What’s going through your mind as you approach a jump? Lila Gendal shares her own mental checklist.
Top photo: Lila and Skybreaker at the GMHA Team Jumper Challenge on July 14.
Jumping horses is a blast. Friends and family members ask me all the time, “How do you NOT fall off when jumping over something so large?” or “How do you stay with your horse?” These are not easy questions to answer when talking to someone who knows nothing about jumping, or even riding horses for that matter. So, instead of reciting a dissertation on the importance of balance, position, the quality of the canter and so on, I simply say, “I put my leg on and hold on tight!” I have come a long way as a rider, but I think I have an even longer way to go still. There are so many pieces to the puzzle, which is why I try to focus on certain criteria when jumping.
Here’s my checklist:
1) Heels down. Yes, I actually have to think about keeping my heels down when coming to a jump. This may seem like a given, and it may come naturally for other riders, but for me it’s something I really have to focus on. If my heels are down and anchored, I will be able to keep my calves on the horse and remain in a secure position for take-off.
2) Eyes and chin up. If my eyes and chin are up, everything else seems to follow: My shoulders are back and I tend to be sitting in the saddle the last few strides before the jump. If my eyes and chin are down, I will most likely drop my horse in front of the fence and lose my own position as a result.
3) Leg on, knee off. If my leg is literally not touching the horse, or is loose in any way, shape or form, I will not have control over the horse, the canter or my position. This is why I always think leg on. Focusing on keeping the knee off or away from the saddle helps achieve that glued-on contact. If you are not touching your horse, how can you make a horse go forward from your leg?
4) The canter. I’m not sure if Margie Engle has to think about her canter so much, as that perfect canter is probably engrained in her soul after jumping thousands of horses over thousands of jumps. I on the other hand always have to think about what canter I need in order to get to the jump in the appropriate speed, balance and impulsion. If my canter is deplorable, my jump will most likely follow suit. If I have a very good canter, it is likely to be reflected in a very good jump.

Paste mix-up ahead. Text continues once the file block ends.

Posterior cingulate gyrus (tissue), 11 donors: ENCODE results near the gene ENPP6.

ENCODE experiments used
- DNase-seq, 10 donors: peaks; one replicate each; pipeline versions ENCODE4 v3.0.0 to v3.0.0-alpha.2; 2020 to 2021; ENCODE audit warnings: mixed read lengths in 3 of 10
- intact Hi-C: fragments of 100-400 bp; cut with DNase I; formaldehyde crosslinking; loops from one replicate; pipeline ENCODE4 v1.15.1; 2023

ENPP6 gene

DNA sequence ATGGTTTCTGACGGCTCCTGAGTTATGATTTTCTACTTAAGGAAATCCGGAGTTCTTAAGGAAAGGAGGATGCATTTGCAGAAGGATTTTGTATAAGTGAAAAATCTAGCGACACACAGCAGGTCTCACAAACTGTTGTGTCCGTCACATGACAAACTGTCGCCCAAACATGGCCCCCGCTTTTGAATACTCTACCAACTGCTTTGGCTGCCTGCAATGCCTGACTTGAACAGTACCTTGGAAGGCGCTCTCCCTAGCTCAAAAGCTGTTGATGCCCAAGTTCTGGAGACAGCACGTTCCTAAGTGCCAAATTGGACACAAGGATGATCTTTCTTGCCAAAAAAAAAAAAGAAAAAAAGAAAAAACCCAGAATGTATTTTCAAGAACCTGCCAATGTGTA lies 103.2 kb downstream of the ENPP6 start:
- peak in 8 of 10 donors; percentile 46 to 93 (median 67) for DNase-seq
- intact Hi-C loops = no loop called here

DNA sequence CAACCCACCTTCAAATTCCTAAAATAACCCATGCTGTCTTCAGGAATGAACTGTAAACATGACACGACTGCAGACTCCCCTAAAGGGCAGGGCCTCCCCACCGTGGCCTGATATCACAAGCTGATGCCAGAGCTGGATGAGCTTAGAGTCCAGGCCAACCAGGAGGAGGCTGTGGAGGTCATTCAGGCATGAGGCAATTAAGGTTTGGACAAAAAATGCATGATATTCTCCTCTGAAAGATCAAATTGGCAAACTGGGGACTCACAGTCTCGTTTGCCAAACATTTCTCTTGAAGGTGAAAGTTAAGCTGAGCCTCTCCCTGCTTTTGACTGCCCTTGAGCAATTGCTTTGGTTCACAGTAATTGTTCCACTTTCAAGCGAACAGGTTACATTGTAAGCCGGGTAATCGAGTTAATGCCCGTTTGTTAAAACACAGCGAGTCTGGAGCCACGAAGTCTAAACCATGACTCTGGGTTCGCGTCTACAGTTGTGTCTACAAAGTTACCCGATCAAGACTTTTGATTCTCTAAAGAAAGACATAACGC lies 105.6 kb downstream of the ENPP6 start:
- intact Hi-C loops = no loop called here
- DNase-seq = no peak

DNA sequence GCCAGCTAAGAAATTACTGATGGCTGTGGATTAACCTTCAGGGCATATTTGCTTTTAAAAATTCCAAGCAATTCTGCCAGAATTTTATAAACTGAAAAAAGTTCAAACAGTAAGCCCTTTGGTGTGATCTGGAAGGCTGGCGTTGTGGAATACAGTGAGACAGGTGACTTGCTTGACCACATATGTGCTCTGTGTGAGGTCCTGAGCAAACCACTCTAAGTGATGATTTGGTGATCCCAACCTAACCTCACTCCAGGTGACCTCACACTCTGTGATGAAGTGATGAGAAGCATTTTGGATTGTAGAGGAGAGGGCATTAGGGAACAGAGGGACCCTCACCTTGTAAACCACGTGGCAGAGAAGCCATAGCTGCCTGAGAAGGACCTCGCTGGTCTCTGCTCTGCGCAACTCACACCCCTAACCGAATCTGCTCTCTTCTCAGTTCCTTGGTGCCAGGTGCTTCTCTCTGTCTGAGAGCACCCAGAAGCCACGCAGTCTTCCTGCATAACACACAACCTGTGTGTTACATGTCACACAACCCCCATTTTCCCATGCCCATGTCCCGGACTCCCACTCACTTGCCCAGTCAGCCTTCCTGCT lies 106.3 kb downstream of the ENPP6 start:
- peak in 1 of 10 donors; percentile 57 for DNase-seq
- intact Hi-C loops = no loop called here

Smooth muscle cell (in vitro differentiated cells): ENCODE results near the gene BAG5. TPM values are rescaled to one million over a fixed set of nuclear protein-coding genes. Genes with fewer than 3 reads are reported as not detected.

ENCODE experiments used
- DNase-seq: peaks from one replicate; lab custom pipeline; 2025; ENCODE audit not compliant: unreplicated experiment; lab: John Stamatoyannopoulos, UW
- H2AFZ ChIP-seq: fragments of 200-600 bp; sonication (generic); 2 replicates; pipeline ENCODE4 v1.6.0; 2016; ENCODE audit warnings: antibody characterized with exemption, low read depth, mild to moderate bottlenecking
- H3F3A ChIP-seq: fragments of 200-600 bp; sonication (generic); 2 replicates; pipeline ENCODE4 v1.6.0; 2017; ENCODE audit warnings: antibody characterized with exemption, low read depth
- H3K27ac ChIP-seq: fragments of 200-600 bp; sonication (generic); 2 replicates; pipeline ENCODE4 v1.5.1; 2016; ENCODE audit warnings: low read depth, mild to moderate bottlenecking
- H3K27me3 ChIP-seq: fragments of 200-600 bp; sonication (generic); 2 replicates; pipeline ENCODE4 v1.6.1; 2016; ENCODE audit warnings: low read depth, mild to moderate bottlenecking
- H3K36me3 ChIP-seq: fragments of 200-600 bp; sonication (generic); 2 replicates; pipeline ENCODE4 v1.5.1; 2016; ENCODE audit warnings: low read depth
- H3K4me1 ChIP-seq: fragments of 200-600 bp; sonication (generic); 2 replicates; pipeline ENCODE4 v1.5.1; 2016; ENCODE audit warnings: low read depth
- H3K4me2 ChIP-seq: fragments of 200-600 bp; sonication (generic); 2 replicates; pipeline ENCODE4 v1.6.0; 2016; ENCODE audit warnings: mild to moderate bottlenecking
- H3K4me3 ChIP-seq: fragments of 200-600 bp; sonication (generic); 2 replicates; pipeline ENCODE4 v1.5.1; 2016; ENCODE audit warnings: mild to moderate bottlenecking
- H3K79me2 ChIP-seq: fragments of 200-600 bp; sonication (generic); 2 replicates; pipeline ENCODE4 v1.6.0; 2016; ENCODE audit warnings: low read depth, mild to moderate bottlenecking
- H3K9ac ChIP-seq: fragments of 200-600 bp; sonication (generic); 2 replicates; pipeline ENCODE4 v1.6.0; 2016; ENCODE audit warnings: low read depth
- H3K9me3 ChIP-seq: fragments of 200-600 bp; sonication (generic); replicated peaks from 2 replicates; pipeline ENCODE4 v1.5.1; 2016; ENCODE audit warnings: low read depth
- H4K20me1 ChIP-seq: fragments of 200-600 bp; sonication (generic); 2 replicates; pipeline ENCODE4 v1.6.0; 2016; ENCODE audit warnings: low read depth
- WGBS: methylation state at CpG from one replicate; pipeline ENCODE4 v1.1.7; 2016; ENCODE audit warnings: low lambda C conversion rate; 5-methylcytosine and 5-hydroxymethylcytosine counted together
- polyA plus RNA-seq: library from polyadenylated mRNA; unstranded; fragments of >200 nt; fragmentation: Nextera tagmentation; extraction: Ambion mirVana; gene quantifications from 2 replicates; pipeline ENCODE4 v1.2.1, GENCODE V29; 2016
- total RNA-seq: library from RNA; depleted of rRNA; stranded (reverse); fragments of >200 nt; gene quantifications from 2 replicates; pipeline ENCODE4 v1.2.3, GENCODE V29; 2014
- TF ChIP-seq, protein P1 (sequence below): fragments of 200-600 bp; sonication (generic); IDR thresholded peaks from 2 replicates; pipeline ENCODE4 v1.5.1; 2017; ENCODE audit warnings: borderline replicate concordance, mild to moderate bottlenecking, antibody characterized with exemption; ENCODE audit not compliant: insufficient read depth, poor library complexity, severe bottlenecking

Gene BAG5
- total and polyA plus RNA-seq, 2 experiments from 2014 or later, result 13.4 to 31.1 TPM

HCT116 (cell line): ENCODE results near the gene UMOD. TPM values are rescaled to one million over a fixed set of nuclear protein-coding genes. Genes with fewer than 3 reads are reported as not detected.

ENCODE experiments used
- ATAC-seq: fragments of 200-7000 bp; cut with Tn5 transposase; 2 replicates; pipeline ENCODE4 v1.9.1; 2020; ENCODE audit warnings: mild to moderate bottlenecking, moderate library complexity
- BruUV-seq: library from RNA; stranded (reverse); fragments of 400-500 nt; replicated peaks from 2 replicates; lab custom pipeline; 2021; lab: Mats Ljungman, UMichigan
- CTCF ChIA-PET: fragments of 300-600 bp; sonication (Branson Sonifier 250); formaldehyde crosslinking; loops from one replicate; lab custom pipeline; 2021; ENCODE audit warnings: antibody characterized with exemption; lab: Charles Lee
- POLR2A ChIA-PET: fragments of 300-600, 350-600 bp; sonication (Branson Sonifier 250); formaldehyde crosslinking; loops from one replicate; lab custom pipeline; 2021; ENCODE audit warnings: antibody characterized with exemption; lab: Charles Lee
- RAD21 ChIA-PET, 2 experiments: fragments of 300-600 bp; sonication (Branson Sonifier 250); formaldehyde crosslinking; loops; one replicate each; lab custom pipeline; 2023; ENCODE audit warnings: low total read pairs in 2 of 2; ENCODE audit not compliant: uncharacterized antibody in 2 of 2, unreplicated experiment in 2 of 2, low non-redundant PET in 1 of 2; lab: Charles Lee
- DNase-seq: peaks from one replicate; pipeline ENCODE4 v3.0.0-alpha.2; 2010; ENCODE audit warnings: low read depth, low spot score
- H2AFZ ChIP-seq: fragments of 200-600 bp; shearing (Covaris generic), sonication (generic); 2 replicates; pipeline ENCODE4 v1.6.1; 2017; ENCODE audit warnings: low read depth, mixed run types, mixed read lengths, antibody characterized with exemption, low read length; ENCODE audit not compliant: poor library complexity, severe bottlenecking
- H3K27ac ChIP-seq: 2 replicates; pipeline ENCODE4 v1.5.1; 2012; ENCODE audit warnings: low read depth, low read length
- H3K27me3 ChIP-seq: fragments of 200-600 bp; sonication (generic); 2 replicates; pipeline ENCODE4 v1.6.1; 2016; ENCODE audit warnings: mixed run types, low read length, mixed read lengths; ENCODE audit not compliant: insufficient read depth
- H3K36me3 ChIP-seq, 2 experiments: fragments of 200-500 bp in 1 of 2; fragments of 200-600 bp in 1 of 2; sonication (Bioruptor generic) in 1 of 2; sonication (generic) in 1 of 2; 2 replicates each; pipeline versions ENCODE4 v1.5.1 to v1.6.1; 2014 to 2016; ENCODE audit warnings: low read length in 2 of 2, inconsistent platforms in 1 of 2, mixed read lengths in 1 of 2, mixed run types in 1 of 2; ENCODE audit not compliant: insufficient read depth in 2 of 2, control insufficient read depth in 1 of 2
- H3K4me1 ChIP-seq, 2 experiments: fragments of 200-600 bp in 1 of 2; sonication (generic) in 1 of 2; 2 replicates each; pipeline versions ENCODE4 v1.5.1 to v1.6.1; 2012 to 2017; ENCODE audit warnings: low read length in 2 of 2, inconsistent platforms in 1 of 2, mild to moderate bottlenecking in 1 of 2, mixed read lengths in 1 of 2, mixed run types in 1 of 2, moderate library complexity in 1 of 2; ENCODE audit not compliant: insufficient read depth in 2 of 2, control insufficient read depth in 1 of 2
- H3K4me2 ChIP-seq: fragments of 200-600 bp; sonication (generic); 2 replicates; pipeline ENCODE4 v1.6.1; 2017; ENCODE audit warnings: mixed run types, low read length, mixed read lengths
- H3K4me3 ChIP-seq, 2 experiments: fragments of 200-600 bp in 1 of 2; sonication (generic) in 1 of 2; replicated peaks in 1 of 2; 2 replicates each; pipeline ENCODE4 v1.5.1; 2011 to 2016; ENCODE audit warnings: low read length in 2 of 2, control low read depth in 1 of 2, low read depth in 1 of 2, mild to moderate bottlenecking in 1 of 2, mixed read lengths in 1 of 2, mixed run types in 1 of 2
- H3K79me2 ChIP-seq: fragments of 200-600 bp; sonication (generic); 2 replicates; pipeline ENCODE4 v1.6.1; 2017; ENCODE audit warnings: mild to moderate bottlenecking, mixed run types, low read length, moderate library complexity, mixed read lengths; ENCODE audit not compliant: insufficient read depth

5) Seeing a distance. Lastly, I think about seeing the last three strides in front of a jump. This number varies according to your jumping experience — maybe more, maybe less. I am starting to learn what four strides looks like, but my three-stride eye is more reliable. Of course, it’s hard to see a distance if your horse’s strides are uneven in length and inconsistent in rhythm. In my head I am counting to the rhythm of the canter: one, two, one, two, one, two…. This helps me count strides and maintain a clear rhythm in my head and body, which results in a steadier horse.
There are so many things to think about when jumping a horse — I could probably keep going forever. What do YOU think about when jumping?
My name is Lila Gendal and I am 27 years old. I am from Vermont and have been riding horses since I was 6 years old. I have been eventing since I was 10. I have been riding and training with Denny Emerson for the last 7 years. My goal is to compete at the upper levels someday. I currently have a 2005 Holsteiner mare, “Valonia” (Contester X Parlona), who is currently going training level, and I am riding one of Denny Emerson’s horses, a 2005 Selle Luxemburg gelding, “Beaulieu’s Cool Skybreaker” (Beaulieu’s Coolman X Une Beaute by Heartbreaker) who will be moving up to training soon! When I am not on a horse or in the barn I am likely working in my office on what I like to call Equine Media, or social media for equestrians and equestrian websites.